It can be a difficult time of the year. And you’re doing all you can to manage mood and anxiety challenges as it is. So the last thing you want to do is create more misery. Believe me, cognitive distortions would lend you a hand. Don’t let ’em spoil your fun.

If you can’t accept the fact that how and what you think significantly contributes to your mood and anxiety misery, you need to reconsider.

Eight years ago, I posted an article that included these 15 cognitive distortions. Given the potential for high emotional and mental stress during the holidays, I spruced it up so I could bring the distortions to you again.

Let’s dig-in.

Can you picture yourself saying something like this?

Oh no, the family Christmas dinner is tomorrow. What if I have a monster panic attack as soon as I sit at the table? I’d be humiliated! I mean, I’d have to leave. Nope, can’t risk it. I’m going to cancel.

That load of defeatist self-talk, with the classic “What if?”, is a sterling example of catastrophizing. And catastrophizing is a cognitive distortion.

Millions of people are making similar observations and statements. And the vast majority of them, in short order, come to realize they’re wrong.

What is a cognitive distortion?

So, what’s a cognitive distortion? In the world of cognitive theory and therapy, a cognitive distortion is an exaggerated and most often irrational thought that can generate immediate and chronic mood and anxiety woes. And we have to remember, what we think drives how we feel and, subsequently, behave.

Can you see why cognitive distortions are so powerful?

15 Cognitive distortions

am i having a panic attack

“You really want me to go? But the panic attack and humiliation. Okay, okay – I’ll think about it.”

If you can’t accept the fact that how and what you think significantly contributes to your mood and anxiety misery, you need to reconsider.

Come on, recall a few times when you thought your way into a state of depression, anxiety, or stress. Heck, it may have happened just a few hours ago. And if you can’t come up with anything, that may mean your negative thoughts are flying under the radar. Happens to many of us.

Carefully consider these 15 cognitive distortions and see if any of them hit home. Becoming aware of how you’re thinking is the first step toward relief…

  1. Catastrophizing: Disaster is the expect. As soon as we catch wind of a problem, on come the “What if’s?” and grossly inaccurate and unfair conclusions. There are seemingly no limits to our fertile catastrophic imaginations.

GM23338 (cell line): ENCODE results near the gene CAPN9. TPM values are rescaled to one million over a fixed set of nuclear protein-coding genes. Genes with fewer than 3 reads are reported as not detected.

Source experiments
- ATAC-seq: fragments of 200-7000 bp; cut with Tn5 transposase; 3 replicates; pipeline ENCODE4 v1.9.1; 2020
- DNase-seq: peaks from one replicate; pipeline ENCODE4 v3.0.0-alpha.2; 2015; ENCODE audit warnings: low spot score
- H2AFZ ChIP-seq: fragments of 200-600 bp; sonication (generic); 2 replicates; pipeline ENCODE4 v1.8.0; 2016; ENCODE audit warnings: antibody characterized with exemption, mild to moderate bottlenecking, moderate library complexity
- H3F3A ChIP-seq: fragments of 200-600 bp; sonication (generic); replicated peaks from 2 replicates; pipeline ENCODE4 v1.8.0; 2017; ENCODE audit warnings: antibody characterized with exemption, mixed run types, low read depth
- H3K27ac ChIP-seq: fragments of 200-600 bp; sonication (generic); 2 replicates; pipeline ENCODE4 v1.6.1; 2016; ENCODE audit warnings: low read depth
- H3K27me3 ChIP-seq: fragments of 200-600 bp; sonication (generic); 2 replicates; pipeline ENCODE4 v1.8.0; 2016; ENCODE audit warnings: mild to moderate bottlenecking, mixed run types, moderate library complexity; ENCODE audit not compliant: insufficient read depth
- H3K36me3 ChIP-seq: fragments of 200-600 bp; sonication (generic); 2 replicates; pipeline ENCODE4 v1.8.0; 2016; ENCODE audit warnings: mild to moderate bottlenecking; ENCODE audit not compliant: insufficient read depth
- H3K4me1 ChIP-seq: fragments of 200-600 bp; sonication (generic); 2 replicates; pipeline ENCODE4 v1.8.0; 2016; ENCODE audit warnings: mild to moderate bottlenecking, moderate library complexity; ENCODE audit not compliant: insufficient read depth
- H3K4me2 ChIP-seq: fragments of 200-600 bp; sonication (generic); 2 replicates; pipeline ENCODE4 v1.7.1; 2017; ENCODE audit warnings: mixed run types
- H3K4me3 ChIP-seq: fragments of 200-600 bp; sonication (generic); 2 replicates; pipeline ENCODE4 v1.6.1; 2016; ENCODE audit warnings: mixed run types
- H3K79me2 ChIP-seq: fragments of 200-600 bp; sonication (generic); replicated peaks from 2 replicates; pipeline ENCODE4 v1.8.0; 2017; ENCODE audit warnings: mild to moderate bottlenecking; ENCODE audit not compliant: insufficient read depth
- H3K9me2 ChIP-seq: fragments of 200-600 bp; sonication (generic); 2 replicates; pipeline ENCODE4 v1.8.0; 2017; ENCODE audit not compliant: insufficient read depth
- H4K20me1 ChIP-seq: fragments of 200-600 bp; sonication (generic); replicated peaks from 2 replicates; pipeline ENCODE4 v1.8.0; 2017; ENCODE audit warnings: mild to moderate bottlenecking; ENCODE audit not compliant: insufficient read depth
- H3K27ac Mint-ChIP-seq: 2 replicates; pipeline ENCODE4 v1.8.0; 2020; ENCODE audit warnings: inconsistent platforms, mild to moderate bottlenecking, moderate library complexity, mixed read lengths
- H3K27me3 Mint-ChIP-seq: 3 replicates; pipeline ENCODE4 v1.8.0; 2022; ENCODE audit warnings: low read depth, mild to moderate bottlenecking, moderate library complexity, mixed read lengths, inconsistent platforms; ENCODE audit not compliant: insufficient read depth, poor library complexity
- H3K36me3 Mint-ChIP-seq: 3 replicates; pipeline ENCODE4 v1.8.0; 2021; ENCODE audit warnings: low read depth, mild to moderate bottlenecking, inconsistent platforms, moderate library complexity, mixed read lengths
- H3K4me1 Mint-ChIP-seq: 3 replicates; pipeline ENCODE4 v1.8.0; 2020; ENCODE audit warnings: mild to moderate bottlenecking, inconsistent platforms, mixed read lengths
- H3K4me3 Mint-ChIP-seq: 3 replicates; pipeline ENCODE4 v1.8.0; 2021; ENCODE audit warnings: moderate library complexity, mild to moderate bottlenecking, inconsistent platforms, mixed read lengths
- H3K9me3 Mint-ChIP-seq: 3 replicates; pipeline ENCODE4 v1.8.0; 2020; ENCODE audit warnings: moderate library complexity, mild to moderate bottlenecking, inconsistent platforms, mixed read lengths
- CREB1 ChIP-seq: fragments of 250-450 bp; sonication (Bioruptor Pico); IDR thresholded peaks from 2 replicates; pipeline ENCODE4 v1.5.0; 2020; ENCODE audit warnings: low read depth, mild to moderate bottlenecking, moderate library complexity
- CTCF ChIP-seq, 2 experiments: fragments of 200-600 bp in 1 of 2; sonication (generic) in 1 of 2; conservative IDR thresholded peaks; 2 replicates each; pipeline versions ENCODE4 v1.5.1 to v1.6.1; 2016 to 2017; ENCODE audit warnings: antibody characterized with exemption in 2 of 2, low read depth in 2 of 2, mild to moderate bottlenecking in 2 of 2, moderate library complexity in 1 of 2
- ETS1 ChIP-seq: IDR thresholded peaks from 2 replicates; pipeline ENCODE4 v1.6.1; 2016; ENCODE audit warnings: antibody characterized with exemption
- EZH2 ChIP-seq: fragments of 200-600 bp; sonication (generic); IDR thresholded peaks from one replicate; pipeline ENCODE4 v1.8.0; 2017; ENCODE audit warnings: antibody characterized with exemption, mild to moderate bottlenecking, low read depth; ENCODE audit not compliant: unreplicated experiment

2. Filtering: Taking the negative details of a situation and magnifying them, while filtering-out the positives.
  3. Polarized Thinking: Also known as splitting. Thinking in absolutes – black or white, good or bad. There’s little room for middle ground here, as most everything is perceived in extremes.
  4. Overgeneralization: General conclusions are made based upon a single incident or piece of evidence. If something bad happens, we expect it to occur again and again.
  5. Mind Reading: Being sure we know what people are thinking and feeling, and why they act as they do. Problem is, we can’t read minds. This especially applies to their feelings about us.
  6. Personalization: Everything that goes on around us is related to us – some kind of reaction to us. We’re constantly testing our value as a person by measuring ourselves against others.
  7. Control Fallacies: This is a distortion of our sense of power and control. If we feel externally controlled, we perceive ourselves as hopeless – a victim of fate. If we feel we’re internally controlled, we feel responsible for the feelings of others.
  8. Fallacy of Fairness: We become resentful as we believe we know what’s fair, but others don’t happen to agree. It’s a convenient and self-serving definition of fairness.
  9. Blaming: Holding others responsible for our pain.
  10. Shoulds: We have ironclad rules about how we and others “should” act. When these rules are broken, we get angry. And when we break them, we feel guilty.
  11. Emotional Reasoning: It’s an automatic that what we feel has to be true. For instance, if we feel stupid or boring, we must be stupid or boring. If we feel guilty, we must have done something wrong.
  12. Fallacy of Change: Expecting others will change to suit our needs if we apply enough pressure. And this occurs because our hopes for happiness seem to entirely depend upon others.
  13. Global Labeling: Generalizing one or two qualities in ourselves and others into a negative global judgment, ignoring all contrary evidence.
  14. Being Right: Feeling as though we have to prove that our opinions and actions are correct. Actually, being wrong is unthinkable, and we’ll go to any lengths to demonstrate our rightness (righteousness?).
  15. Heaven’s Reward Fallacy: We expect all of our sacrifice and self-denial to pay-off. And we feel bitter when the reward doesn’t come as expected.

Anything hit home? By the way, if you’ve identified with one or more of the above, doesn’t it feel comforting to know that how you think is recognized and shared by others? It’s always helped me feel much less, shall we say, weird.

Be Aware

Some creative minds came up with those terms. But human nature delivered the thinking – feeling and behavior. They’re real, and they play a major role in any mood or anxiety presentation. How could they not?

Again, this can be a tough time of the year. You may already be emotionally and mentally struggling. Don’t allow cognitive distortions to add fuel to the fire. And don’t let ’em spoil your fun.

Be aware of how you’re thinking.

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